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Arguing is Necessary

The media, tv shows, newspapers, school and people we meet on the street all have different opinions than we do on a lot of issues. Some issues are unimportant. Some are extremely important. For example, should Canada speak out against asbestos or not? Are newspapers trustworthy? Should Canada send troops to Afghanistan? Is global warming real or not? These are other questions will affect us in practical ways. But how should we solve such questions?

Perhaps we should simply ignore all such questions and let other people solve them. Many of the questions that exist out in the world are not important to us. But other questions are important to us. It may not matter to us whether global warming is real or not, but gas prices do matter. It might not matter whether or not Canada sends troops to Afghanistan, but dead neighbors do matter. Ignoring such questions is the same as saying that I don’t care about dead neighbors and high gas prices. So ignoring such questions will not work.

Perhaps we could just accept whatever we are told. We are told that global warming is real, that high gas prices exist because of greedy companies and that newspapers each have their own angle on the story. Unfortunately, we are also told that global warming is not real, high gas prices exist because of high taxes and that newspapers are trying to tell the truth. These sort of issues are the ones that everyone does not agree on. So whose opinion are we going to accept? Also, what will we tell the person who disagrees with us? Will we just say: I have my opinion, you have yours, lets get along? No one likes dead neighbors and high gas prices. If you are right and global warming causes high gas prices, then maybe we should pressure the government to control carbon emissions. If you are wrong and high taxes cause high gas prices, then we should pressure the government to lower gas taxes. If we really care about low gas prices, then we really care about the right way to lower them. If the person we talk to cares also, then he would want to know if he was wrong. So we cannot simply accept what we are told.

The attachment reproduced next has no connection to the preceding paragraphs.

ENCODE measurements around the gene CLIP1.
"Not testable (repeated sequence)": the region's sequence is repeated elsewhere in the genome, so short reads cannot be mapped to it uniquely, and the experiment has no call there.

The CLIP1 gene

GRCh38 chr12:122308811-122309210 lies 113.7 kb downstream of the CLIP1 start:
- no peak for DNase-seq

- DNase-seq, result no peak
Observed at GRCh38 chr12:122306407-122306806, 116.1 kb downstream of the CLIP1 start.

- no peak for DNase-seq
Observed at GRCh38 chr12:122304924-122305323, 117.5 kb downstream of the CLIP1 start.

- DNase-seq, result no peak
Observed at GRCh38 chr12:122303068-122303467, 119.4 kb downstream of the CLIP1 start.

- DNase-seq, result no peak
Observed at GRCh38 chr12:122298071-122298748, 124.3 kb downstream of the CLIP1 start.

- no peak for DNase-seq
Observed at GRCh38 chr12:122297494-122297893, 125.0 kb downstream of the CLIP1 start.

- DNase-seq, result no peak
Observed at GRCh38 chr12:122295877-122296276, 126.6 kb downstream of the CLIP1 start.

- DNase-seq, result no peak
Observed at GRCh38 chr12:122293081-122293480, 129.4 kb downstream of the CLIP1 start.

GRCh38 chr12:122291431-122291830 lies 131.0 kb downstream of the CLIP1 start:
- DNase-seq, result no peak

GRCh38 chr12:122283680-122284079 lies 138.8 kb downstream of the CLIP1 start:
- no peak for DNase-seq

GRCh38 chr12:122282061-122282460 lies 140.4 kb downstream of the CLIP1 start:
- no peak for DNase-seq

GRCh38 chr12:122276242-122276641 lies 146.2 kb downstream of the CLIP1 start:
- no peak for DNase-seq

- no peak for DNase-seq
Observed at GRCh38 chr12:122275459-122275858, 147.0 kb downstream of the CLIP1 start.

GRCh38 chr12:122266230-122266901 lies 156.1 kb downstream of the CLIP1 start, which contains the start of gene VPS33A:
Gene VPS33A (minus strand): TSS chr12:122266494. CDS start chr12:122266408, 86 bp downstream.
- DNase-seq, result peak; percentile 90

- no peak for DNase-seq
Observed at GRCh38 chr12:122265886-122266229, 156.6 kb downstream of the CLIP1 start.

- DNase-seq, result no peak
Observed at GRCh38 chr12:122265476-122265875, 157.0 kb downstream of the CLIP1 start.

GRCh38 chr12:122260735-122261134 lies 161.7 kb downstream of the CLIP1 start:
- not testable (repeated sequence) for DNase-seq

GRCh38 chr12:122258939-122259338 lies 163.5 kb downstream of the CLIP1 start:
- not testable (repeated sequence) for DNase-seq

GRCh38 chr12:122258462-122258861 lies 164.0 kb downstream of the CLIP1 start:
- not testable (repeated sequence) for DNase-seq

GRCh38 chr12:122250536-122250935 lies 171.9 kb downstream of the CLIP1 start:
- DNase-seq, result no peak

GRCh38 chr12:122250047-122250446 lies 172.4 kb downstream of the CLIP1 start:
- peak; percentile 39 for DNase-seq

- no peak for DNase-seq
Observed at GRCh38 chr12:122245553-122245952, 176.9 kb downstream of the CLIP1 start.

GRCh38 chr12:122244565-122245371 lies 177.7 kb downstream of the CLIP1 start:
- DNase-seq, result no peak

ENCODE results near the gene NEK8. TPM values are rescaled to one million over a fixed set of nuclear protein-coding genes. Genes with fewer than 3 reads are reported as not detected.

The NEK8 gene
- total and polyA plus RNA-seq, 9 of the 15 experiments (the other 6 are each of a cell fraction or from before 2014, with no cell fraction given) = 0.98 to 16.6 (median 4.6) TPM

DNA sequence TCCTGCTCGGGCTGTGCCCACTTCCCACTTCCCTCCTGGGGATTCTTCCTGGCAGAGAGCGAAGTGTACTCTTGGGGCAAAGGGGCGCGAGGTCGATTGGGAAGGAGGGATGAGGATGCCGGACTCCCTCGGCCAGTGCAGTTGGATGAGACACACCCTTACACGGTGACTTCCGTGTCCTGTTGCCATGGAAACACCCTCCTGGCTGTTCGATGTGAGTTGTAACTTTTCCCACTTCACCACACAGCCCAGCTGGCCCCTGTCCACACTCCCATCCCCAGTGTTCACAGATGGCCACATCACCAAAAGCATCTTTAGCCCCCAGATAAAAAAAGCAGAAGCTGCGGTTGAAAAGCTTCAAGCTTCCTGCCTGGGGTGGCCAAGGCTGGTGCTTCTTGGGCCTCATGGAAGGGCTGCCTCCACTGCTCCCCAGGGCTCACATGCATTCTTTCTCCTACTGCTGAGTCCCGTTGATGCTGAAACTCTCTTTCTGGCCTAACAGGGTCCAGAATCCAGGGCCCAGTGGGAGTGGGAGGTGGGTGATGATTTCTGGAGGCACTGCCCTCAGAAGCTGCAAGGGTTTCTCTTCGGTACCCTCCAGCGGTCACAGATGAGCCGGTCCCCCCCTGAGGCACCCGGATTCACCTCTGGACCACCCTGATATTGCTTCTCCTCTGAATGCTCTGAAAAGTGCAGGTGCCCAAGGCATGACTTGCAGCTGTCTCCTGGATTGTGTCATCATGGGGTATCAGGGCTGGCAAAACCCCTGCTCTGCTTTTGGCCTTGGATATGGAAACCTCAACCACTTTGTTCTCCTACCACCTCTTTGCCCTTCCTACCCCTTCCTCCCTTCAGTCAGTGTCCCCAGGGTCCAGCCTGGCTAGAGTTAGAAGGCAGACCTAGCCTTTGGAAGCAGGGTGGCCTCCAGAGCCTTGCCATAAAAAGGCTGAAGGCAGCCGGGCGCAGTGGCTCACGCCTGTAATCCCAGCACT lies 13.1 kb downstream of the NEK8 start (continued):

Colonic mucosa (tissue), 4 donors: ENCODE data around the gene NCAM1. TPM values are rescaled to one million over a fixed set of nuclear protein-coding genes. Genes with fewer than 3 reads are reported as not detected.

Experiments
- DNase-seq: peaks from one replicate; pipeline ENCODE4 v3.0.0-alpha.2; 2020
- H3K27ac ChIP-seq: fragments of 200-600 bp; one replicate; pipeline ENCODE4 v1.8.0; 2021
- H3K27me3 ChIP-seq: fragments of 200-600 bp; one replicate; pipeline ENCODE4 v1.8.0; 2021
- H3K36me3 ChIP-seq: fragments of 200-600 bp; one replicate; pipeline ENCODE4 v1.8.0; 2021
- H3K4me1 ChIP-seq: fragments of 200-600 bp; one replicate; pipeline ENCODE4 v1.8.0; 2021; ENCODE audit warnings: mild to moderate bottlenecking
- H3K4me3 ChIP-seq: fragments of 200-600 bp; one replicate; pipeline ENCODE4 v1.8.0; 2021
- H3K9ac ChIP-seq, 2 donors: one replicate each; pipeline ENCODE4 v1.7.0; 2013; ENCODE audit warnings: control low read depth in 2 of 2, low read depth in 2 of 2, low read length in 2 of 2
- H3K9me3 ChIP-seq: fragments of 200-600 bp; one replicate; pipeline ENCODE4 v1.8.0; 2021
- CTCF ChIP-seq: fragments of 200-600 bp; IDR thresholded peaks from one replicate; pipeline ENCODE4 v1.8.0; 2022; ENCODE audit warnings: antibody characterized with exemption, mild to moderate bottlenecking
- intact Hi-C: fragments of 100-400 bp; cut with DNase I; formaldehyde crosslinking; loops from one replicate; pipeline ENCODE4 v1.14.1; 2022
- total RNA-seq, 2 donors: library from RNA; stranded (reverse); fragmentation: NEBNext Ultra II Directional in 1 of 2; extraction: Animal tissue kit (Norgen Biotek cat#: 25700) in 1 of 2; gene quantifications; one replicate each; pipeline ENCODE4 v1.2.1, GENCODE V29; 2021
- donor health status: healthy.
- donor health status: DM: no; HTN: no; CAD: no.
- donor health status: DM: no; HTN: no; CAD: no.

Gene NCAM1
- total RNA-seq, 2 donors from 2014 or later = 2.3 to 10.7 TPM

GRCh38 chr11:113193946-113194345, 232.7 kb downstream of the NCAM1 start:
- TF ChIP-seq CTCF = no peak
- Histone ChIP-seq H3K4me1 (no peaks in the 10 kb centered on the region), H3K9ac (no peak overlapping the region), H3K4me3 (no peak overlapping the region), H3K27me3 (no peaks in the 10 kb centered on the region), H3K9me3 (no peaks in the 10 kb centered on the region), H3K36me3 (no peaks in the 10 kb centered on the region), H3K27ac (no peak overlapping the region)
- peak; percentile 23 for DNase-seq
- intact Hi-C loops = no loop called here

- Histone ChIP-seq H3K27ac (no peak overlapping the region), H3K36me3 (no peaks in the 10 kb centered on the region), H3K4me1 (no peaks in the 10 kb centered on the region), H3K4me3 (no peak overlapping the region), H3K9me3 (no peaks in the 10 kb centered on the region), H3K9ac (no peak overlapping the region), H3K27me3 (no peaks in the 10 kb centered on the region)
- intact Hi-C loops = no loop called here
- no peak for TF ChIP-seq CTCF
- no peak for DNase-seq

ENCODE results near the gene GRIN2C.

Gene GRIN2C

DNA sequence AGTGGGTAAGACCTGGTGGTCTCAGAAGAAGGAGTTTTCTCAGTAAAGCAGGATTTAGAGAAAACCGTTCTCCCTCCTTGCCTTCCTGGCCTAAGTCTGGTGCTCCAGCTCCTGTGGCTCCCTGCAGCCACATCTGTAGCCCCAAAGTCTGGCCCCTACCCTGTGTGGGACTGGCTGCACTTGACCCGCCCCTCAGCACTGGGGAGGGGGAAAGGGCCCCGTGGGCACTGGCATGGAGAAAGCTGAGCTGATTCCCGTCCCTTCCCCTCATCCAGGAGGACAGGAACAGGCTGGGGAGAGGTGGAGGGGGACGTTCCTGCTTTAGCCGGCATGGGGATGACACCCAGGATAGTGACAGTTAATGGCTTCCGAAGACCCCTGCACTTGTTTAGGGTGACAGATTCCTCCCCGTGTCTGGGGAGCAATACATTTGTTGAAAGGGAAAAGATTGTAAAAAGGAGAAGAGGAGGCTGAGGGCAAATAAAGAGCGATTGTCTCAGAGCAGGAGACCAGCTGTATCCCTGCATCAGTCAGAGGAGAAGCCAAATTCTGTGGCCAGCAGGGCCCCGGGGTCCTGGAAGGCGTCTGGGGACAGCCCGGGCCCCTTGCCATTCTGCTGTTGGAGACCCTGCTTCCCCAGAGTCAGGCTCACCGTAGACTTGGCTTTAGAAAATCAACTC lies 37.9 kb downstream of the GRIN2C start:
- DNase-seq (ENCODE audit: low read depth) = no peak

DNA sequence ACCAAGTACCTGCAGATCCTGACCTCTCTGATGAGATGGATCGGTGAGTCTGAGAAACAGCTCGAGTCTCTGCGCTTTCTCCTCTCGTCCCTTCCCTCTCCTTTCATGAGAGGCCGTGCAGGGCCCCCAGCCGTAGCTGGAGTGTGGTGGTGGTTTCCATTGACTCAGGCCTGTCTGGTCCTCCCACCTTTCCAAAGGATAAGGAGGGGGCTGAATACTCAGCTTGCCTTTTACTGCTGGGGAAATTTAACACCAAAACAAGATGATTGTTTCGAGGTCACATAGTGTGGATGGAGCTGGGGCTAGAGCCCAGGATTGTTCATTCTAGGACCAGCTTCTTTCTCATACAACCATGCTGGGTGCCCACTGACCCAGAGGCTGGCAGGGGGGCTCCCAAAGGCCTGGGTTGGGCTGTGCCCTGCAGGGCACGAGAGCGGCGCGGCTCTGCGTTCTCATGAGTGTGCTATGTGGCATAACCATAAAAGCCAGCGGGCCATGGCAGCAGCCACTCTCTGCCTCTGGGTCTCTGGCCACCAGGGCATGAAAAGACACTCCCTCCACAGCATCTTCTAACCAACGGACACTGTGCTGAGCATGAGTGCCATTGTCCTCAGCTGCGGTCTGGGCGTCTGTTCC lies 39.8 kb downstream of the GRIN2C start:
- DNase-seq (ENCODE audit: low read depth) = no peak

The only option left is to evaluate the reasons for our opinions. When we do this with another person or even by ourselves, it is called either dialectic or argument. Dialectic is when we both know what we are arguing about, we are willing to be objective, we are open to the idea that we might be wrong and we are willing to discover who is right. Dialectic is always good. Arguments happen when we don’t have enough for dialectic, but we are still willing to disagree with another person. Some arguments are good and some are bad. (All dialectic is also argument.) We must use some kind of argument to evaluate someone’s opinion – even our own opinion. We must do so because we care about things in the world and we are not children that simply accept whatever we are told.

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